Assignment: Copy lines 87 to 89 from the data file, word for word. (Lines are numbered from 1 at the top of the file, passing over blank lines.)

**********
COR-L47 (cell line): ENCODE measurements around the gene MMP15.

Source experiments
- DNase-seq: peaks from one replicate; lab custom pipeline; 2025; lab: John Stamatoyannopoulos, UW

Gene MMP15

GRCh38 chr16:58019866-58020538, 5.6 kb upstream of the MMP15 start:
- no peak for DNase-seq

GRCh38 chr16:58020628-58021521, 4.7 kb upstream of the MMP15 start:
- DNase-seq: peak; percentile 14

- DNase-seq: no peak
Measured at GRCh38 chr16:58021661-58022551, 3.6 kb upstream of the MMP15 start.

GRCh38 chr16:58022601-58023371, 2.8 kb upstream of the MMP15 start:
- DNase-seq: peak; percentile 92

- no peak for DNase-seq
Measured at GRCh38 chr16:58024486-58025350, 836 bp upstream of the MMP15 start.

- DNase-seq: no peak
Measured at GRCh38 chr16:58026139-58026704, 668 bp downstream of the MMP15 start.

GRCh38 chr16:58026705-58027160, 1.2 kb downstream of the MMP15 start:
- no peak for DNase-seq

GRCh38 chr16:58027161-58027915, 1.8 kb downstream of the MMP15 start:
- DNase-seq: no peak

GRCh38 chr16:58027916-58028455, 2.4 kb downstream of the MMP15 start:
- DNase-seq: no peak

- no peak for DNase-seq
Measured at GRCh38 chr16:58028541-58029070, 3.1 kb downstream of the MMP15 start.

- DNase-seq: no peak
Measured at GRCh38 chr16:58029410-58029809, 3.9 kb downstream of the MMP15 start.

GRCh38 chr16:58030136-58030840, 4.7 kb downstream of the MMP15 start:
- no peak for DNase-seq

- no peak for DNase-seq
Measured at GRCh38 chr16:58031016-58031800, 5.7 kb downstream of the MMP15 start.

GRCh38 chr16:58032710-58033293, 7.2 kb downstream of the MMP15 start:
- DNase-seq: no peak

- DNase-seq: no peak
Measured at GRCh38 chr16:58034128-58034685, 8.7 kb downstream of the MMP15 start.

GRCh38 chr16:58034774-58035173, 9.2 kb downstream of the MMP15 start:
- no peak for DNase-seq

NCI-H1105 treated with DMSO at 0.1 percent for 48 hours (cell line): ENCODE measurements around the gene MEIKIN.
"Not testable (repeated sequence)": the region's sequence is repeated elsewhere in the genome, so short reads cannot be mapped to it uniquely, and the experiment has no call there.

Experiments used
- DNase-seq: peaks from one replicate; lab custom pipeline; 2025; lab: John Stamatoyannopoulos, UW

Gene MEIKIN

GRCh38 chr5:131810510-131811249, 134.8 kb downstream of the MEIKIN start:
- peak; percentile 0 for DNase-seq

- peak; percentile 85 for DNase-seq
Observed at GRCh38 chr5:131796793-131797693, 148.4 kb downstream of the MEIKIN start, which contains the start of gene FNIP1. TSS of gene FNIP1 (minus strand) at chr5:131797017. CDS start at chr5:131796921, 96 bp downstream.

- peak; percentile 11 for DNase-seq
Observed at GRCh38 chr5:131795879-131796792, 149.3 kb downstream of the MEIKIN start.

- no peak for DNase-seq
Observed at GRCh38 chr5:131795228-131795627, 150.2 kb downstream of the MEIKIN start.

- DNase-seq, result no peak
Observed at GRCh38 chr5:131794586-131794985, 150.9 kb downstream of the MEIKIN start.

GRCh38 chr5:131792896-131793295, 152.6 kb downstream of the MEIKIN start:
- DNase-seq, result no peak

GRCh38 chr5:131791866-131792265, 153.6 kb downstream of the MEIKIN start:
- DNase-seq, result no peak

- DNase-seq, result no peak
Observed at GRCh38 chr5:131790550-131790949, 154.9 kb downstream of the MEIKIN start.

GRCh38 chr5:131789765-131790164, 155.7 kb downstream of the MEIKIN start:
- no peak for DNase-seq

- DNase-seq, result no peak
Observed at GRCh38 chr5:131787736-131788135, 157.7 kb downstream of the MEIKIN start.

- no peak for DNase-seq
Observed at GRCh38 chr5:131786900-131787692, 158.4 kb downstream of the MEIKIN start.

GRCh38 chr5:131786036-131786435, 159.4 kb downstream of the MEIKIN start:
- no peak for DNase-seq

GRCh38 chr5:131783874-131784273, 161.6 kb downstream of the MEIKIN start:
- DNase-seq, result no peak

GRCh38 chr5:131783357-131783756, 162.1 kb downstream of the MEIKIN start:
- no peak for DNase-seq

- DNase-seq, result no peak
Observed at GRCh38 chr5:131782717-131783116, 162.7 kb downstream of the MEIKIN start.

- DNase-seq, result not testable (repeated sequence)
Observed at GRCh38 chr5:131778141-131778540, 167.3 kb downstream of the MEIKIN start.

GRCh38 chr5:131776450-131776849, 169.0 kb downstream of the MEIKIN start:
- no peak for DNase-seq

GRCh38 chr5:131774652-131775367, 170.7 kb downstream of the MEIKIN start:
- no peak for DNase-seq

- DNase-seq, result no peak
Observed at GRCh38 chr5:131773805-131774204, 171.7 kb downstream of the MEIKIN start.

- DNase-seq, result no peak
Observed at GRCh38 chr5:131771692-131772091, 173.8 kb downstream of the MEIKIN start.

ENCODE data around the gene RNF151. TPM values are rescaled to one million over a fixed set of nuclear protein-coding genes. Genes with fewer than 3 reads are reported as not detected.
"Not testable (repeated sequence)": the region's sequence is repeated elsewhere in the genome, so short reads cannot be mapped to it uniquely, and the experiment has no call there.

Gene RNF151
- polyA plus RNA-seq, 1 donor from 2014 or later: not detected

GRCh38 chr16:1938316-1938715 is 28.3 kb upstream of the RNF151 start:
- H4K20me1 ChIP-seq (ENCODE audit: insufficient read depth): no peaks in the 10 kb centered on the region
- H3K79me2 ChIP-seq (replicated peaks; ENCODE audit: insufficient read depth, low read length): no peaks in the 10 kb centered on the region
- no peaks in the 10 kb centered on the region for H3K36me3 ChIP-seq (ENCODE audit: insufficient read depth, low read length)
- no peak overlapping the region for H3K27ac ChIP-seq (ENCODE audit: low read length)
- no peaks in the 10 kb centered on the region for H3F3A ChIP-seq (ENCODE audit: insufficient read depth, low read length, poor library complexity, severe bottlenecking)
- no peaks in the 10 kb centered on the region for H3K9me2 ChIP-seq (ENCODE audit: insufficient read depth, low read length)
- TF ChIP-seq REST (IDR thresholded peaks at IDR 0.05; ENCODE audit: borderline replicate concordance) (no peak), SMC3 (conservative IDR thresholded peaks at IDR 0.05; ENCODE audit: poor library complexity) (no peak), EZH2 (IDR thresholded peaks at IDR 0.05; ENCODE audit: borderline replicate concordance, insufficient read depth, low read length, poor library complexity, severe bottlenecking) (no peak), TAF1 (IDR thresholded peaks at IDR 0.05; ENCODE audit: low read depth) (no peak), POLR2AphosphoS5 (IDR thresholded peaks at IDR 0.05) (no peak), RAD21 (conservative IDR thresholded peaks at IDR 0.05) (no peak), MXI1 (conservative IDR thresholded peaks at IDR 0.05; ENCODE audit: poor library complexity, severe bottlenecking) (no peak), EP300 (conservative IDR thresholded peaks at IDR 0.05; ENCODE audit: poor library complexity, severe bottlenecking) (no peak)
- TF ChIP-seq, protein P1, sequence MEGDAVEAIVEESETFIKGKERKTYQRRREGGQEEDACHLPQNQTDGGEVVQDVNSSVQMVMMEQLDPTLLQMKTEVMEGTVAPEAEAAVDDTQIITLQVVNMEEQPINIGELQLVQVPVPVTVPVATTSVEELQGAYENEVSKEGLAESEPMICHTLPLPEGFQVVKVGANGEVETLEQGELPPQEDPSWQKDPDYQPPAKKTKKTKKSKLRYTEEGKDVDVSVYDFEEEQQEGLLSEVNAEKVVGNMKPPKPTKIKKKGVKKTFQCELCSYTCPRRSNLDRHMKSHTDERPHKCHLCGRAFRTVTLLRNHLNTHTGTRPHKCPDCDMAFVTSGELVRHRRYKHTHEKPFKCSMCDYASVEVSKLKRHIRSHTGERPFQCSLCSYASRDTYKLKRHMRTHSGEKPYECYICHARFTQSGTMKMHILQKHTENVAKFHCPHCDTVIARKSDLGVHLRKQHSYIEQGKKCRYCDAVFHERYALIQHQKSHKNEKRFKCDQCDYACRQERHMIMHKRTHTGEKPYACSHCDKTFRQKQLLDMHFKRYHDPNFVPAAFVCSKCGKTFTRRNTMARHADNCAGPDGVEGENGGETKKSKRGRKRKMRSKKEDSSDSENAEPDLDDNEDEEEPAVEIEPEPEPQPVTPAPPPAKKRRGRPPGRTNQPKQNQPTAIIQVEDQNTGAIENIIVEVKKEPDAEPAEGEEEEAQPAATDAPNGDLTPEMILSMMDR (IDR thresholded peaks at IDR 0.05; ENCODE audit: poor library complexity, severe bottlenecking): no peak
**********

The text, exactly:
- H4K20me1 ChIP-seq (ENCODE audit: insufficient read depth): no peaks in the 10 kb centered on the region
- H3K79me2 ChIP-seq (replicated peaks; ENCODE audit: insufficient read depth, low read length): no peaks in the 10 kb centered on the region
- no peaks in the 10 kb centered on the region for H3K36me3 ChIP-seq (ENCODE audit: insufficient read depth, low read length)